for unloading, but will leave thei ams of the mechanical engineer-
city at the time stated, from the ing department, William E. Nissen,
Union Station depot. For the day '29, president of the Union, and
train, the round trip price is $3. Kenneth Schaefer, '29, recording
Berths on the night train will be: secretary.
lower, $7.50 and upper $6.00.rThis' Difficulty In Quorums
is in addition to the train fare. A need for somehange in the
Reservations for both trains mustAet dofrsomechange
be made before the train time, of- method of amendin the Union
ficials of the railroad state, A spe- constitution has been apparent for
cial office will be opened in the some time, owing to the difficultiesf
Union, Tuesday or Wednesday, experienced by Union officials inI
definite announcement to be made securing the requisite quorum nec-
definiteyay.oncmessary to the passage of an amend-_
soon, they say.i ment.
15,000 Tickets Sold Here Under the present system,
Michigan's allotment of tickets necessary that a quorum of 600
for the Ohio State game has been Union members be present at an
practically sold out, according to Unass m ber he pr rpose 1
a statement issued by the Ath- assembly called for the purpose
letic association yesterday after- and of this group at least 400 or
noon. Applications are still being:two-thirds
n promised ding must vote in favor of the{
taken, but delivery is not proposition in order to secure its;
nor is it probable, adoption.
It is expected that the trains will Owing to a lack of student inter-
carry most of the students going Iesting the Union's internal organi-
to the Ohio capital, the day of the 1ation 's ena diffi-
grid game, 'as the permits issuedu zation it has always been a diffi-
by the dean's office for special cases at task necry a m umr
do not include, in most cases, driv- um. In the past a system of proxy
ing to football games. voting was often employed which
THE WEATHER enabled the supporters of a change
in organization to secure the nec-
(By Associated Press> essary voting strength.
Lower Michigan: Increasing Results Unchallenged
cloudiness; showers or thunder- As there was no obpection to this
storms Friday or Saturday nights, method of voting, the results were
followed by much cooler. Mostly ' allowed to go unchallenged. Last
cloudy Saturday, probably local spring, however, when an amend-
rain; possibly snow in north por- ment proposing to institute the
tion, and much cooler, merit system of selecting the presi-
dent and recording secretary of thee
RAY BUTLERsysteUon was considered, the proxy
1OLITICAL BIGOTRY sut was replaced by apparent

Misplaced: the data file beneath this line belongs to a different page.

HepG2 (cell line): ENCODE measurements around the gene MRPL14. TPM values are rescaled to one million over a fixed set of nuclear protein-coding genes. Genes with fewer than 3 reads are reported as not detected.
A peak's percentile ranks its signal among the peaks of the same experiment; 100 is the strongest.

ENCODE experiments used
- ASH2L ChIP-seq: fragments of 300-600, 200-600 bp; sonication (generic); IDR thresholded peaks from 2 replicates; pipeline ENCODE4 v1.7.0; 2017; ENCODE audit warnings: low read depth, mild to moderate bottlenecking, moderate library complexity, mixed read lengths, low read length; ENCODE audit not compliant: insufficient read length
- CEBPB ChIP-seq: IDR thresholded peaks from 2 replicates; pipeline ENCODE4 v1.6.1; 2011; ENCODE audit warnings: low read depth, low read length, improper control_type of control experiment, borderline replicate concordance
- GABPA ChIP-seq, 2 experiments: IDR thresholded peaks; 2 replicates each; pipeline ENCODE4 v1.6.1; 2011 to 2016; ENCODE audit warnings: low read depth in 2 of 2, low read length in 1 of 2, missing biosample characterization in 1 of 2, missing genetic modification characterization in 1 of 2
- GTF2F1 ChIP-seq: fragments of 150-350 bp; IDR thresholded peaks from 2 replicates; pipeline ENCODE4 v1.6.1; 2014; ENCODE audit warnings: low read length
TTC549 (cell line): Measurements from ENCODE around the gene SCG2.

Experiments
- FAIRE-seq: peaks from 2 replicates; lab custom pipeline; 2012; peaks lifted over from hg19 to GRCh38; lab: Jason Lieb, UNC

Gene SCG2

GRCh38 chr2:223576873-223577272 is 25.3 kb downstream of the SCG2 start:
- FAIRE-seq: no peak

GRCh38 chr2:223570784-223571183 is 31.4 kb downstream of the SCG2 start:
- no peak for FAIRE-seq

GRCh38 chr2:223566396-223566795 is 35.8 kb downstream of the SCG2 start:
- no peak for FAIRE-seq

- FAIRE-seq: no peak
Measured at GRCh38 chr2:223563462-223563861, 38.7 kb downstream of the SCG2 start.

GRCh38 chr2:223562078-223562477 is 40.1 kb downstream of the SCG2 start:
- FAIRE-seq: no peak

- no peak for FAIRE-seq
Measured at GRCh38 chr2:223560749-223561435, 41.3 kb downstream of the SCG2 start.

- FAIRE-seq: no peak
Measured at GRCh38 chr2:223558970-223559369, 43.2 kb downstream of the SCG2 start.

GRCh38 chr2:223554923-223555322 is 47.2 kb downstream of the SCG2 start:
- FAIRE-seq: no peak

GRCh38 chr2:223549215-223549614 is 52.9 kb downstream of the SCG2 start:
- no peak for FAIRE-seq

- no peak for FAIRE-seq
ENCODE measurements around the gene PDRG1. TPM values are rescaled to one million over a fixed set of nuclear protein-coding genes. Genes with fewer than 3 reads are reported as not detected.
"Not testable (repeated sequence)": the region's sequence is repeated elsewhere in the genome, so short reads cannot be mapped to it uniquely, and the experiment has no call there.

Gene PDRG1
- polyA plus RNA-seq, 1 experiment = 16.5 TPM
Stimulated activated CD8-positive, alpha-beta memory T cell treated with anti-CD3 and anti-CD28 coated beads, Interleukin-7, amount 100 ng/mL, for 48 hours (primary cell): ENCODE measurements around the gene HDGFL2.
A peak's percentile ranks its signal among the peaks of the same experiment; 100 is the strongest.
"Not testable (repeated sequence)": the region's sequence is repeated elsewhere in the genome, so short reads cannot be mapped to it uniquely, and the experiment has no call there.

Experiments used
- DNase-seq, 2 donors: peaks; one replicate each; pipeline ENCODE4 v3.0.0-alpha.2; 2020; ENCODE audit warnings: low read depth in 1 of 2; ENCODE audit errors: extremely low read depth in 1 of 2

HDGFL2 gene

plurality voting. This voting was
inquisition and the Puritan per- challenged by opponents of the
secutors, egedy ppnnso he
secutrsf system and as a consequence the!
"It is the duty of every one of election was thrown out although
us, without any regard whatever I the final vote was reported to have
to party affiliation, to stamp upon heavily favored the amendment.
this invading snake with iron heel. ! Under the merit system amend-
This is far more important than to ment, as it was presented to the
protect material prosperity, which Union membership last spring, and
happens not to be at stake, or to as it will probably be accepted by
provide econoimc relief for partic- the present committee, the boar
ular groups and sections, or even of directors of 17 members is ex-
than to drive out of the Constitu- pected to function largely as the
tion of the United States that present Board of Control of Publi-
enemy of civil liberty, public mor- cations after which it is modeled.
ality, and social order which was -
forced into it eight years ago." I
Thus does he place the religious Local Night Club
question above all issues of the W
present campaign. Will Open Tonght
MINNESOTA MAY HAVE BAN With the opening tonight of what
is advertised as Michigan's only
AP7ine night lub the old town

Faculty Members
To Address S. C. A.
Once Every Week
Pertinent Matters To Be Discussed
At Wide-Open Conferences
At a meeting of the cabinet of
the Student Christian association
held last night in Lane hall, it was
decided to hold a series of weekly
student conferences, at which
prominent faculty 'members will
speak. The first of these meetings
will be held on Nov. 1, and will
continue on every Thursday after-
noon thereafter. The purpose of
the meetings is to discuss life prob-
lems and the student's concept of
human values. The conferences
will be. open to both men and wom-
en students, and will be in charge
of Charles Moore, '29.
The cabinet also made plans for
Sa week-end conference of student
church organizations, to be held
next week at Patterson lake, the
site of the University Fresh Air
camp. Chester Bennett, '29, is